Dean Clough

June 1, 2022

Portico Darwin: Tippy Top?


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Let me be clear, until this past Memorial Day, I had never even seen the original.  While I consider Tom Cruise one of America's biggest movie stars (and a fine actor, to boot), I am not a big action movie nor homoerotic guy, so I had made it to 58+ and had somehow missed the glory that is 1986's "Top Gun".  But I rectified that, in 4K and with great sound too, on Monday, on my couch at home.  I rate the original as Serviceable, and just a tad predictable.  The smoking-hotness of Kelly McGillis almost makes up for it, but only almost.


And going deeper, let's remember some of Tom's finest moments on the screen, apart from "Top Gun":

  • Risky Business
  • Color of Money
  • Rain Man
  • Born on The Fourth of July
  • A Few Good Men
  • Minority Report
  • Magnolia
  • Tropic Thunder

OK, OK - there's the Scientology stuff, the Katie Holmes stuff, the diminutive stature stuff.  But he was cool enough to land pre-bat-look, pre-country-crooner Nichole Kidman, so he must have something going for him.

It was with all of this in mind that I headed out to dinner at the SF institution Tommy's Joynt.  Our group included the movie crank Hunter Deuce, my better half Julie, the braumeister Gunther Strobel, and his resplendent bride, Antoinette.   In other words, the perfect crowd for a Tommy's hot buffet/shot & a beer preshow meal.

Tommy's Joynt is what I mean when I say "Textbook".  There are patrons - left in place during the pandemic - that have been there since the Spiro Agnew era.  And that's the good part.  The better part is the yum-yum-yummy food off of the yards-long steam table.  Hand-carved roast beef.  Hand-carved corned beef and pastrami.  Fresh SF sourdough rolls complimented with those pats of butter in foil.  And all the veggie and sugared trimmings one could want.  Tommy's has to be experienced to be believed, especially in 2022 and especially in SF.  A must.


So we left neither hungry or thirsty as we walked across the newly-beautified Van Ness Avenue to the also newly-beautified CGV Cinema at 1000 Van Ness.  The time had come:  we were walking in for the 7PM screening, presented in ginormous IMAX, of "Top Gun:  Maverick".  I think I was tingling a little bit, although it may have been the Fernet-Branca.

The theater itself we attended is a historic building, or at least one that is old and preserved.  It was a Cadillac dealership for decades, sat empty for nearly as long, and then re-opened as a part of the AMC movie theater chain.  They're gone, and the place has been nicely re-done.  A good thing, as the last time I visited, pre-pandemic and still an AMC property, it was Bogus and urgently needed a re-do.  So that was good.  The staircase is really something else, as were late 1950s Cadillacs - I took these last night.

By now, you might infer from my delay in discussing the movie itself that I was less than impressed.  You'd be right . . . and perhaps a bit wrong, too. 

Right because the movie is barely Serviceable.  It is in some ways more predictable than the original.  In place of McGillis, we get the equally striking - but jeez, too thin - Jennifer Connelly.  There's a special mission that strains credulity:  the target could just as easily be the lair of a Bond villain.  There's a Val Kilmer-like character, and like in the original, he sincerely shakes hands at the end with his competitor in the Top Gun school.  And there's even Val Kilmer himself, in a whacky elder statesman role.  Huh?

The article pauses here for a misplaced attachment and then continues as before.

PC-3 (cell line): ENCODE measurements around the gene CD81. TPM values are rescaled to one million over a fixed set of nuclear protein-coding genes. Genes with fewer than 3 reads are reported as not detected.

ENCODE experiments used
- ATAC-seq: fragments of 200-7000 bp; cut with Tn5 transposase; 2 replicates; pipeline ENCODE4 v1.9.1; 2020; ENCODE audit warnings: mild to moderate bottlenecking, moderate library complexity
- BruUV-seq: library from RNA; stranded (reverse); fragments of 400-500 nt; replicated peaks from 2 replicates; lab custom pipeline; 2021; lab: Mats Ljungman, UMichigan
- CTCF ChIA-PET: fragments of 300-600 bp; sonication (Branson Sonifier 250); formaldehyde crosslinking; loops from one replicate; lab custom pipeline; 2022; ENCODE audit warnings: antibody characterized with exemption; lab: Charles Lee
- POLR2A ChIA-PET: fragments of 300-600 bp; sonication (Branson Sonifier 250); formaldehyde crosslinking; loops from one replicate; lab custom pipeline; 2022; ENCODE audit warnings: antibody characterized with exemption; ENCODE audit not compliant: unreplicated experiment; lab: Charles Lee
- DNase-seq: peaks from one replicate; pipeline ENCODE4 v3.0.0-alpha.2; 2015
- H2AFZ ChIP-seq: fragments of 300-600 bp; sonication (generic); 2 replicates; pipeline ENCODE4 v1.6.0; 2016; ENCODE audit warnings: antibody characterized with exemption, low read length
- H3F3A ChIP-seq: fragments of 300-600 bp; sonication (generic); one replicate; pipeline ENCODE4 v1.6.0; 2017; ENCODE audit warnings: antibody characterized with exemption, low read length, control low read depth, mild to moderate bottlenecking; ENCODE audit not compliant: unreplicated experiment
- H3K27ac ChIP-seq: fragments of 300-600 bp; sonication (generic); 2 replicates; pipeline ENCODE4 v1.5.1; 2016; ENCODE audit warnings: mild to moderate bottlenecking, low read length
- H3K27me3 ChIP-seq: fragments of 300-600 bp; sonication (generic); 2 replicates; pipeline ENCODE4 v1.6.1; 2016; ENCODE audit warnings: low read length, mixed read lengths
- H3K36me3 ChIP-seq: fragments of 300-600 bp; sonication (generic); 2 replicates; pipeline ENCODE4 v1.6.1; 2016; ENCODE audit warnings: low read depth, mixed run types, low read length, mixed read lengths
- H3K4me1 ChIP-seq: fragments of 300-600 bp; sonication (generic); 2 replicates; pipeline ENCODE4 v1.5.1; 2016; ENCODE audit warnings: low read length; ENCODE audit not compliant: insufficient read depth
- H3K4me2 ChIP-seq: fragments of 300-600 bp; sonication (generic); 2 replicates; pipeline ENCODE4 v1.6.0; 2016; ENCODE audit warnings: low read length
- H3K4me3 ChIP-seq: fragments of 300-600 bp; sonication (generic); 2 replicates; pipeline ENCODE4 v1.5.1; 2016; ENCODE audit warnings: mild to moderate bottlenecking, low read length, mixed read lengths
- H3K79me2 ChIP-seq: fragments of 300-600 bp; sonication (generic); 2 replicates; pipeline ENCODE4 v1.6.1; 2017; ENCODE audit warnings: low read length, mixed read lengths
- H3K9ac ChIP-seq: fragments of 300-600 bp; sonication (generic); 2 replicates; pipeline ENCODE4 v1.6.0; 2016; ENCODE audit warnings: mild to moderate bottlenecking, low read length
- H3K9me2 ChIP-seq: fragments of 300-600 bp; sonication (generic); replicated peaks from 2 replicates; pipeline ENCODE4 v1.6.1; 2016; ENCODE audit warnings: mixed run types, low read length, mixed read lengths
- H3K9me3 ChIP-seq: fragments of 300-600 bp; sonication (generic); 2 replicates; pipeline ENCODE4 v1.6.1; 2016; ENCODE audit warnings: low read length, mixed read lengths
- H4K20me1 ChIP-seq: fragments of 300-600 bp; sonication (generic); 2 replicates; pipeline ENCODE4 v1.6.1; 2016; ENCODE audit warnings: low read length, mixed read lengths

At the center of the plot there's this.  In place of the dead Goose, we get his very much alive son Rooster, who's grinding a major axe regarding an action the modern-day Cruise/Maverick made on behalf of Rooster's mom.  You see, we're told that Rooster's mom, played by an incredibly awful Meg Ryan in the first movie, had asked Maverick to never let her precious Rooster fly, like his now dead daddy Goose. 

Can't you guess the rest?  Overcoming the obstacles Maverick had put in his way, Rooster is invited to Top Gun school anyway and somehow ends up as wingman to Maverick.  Who would of thunk it?  In the many climactic scenes (oxymoron intended), it's redemption after redemption, as old scars are plastered over, and sequel foundations are laid.  Tom even flies an abandoned enemy aircraft - which is . . . wait for it . . . a Navy F14 Tomcat.  Of course he saved the day in episode two in the same plane he flew in episode one.  

Yes, as hokey as it is contrived. 

So it's just Serviceable as a film.  But it's really a movie, and as a movie it bordered on triumphant.  The production quality is gonzo, the flight scenes are mostly real, and let's face it, Tom Cruise is as close as we're getting to our own Cary Grant or Jimmy Stewart, so there's that.  I would certainly want to see it in IMAX only, as I'm not sure the point otherwise? 

Top Gun:  Maverick
Rating:  Serviceable

Shockingly, few seemed interested in my new headphones.  I can't imagine why?  Is it because we have too many guns?  Too few leaders?  Headphones (or Top Gun movies) seem trivial?  Guilty as charged. 

But Dr. Doreen Downs still took the time to send this along. 

 I wish you great sounds with your new Sony WF-1000XM4 earbuds for years to come!

I'd be curious to hear what the good Dr. wears herself on her frequent jet flights?

Thank you to any one that is reading this newsletter.

This works in two ways (maybe three?) for today on KLUF.  Here are Wings and their "Greatest".  I really love a lot of these songs, and even "Silly Love Songs" isn't quite as hokey as "Top Gun:  Maverick"?


About Dean Clough

Plans To Enjoy Life.